Health, Medicine & Nutrition
CMS nomination PDF Print E-mail
News Releases - Health, Medicine & Nutrition
Written by Grassley Press   
Tuesday, 06 December 2011 12:33
Wednesday, November 23, 2011

Senator Chuck Grassley issued the following comment about the President’s nomination today of Marilyn Tavenner to lead the Centers for Medicare and Medicaid Services.

“Mr. Berwick’s nomination was derailed by the administration’s unwillingness to let the nominee provide the committee with legitimate information necessary for us to serve our role in reviewing the nomination.   Rather than provide us with information, the administration recess appointed Berwick.  Hopefully, the administration has learned from its mistake and will follow the regular process with this nomination, as part of our system of checks and balances.”

Q&A -- Medicare open enrollment PDF Print E-mail
News Releases - Health, Medicine & Nutrition
Written by Sen Chuck Grassley   
Tuesday, 22 November 2011 16:09

Q&A on Medicare open enrollment with U.S. Senator Chuck Grassley

Q:    What does open enrollment mean for seniors?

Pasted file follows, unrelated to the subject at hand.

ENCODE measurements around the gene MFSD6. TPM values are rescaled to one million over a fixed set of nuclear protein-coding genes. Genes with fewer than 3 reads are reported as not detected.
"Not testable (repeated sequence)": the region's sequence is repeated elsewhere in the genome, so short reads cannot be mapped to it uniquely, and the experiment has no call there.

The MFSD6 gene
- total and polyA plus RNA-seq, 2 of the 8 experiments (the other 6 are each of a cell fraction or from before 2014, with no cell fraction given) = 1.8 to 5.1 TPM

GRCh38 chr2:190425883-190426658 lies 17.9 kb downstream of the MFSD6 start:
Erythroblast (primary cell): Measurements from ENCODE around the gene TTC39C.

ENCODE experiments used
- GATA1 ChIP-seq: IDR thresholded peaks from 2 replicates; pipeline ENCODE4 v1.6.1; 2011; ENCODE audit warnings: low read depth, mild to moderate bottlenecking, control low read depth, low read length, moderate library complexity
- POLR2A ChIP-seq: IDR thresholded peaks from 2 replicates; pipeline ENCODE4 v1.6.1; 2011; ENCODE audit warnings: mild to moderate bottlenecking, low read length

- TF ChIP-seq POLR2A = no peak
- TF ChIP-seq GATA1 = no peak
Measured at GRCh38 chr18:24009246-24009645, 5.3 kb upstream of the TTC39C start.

A:    The Medicare open enrollment period for 2012 is under way.  Any enrollee who wants to change plans needs to do so by December 7, 2011.   The annual enrollment period applies to Medicare Parts A and B, which is traditional Medicare; the alternative to Medicare Parts A and B, which is Medicare Advantage; and Medicare Part D, which is the prescription drug program added to Medicare in 2003.

During open enrollment, Medicare beneficiaries don’t have to make changes if they don’t want or need to.  They can switch from traditional Medicare to a Medicare Advantage plan, move from Medicare Advantage to traditional Medicare, or switch from one Medicare Advantage plan to another.  They can enroll in a Medicare prescription drug plan, drop Medicare prescription drug coverage, or switch from one drug plan to another.

Helpful consumer information is available at

Q:    What happens if plans are discontinued?

A:    Most Medicare enrollees will not need to change plans, and most enrollees whose current coverage won’t be available next year – whether it’s Medicare Advantage or one of the Medicare drug benefit plans – will be enrolled automatically in a new plan, as spelled out in a Notice of Change that insurers were required to send beneficiaries in October.  However, automatic re-enrollment is not always the case, so it’s important to read any paperwork you receive this fall.  You may need to re-enroll yourself.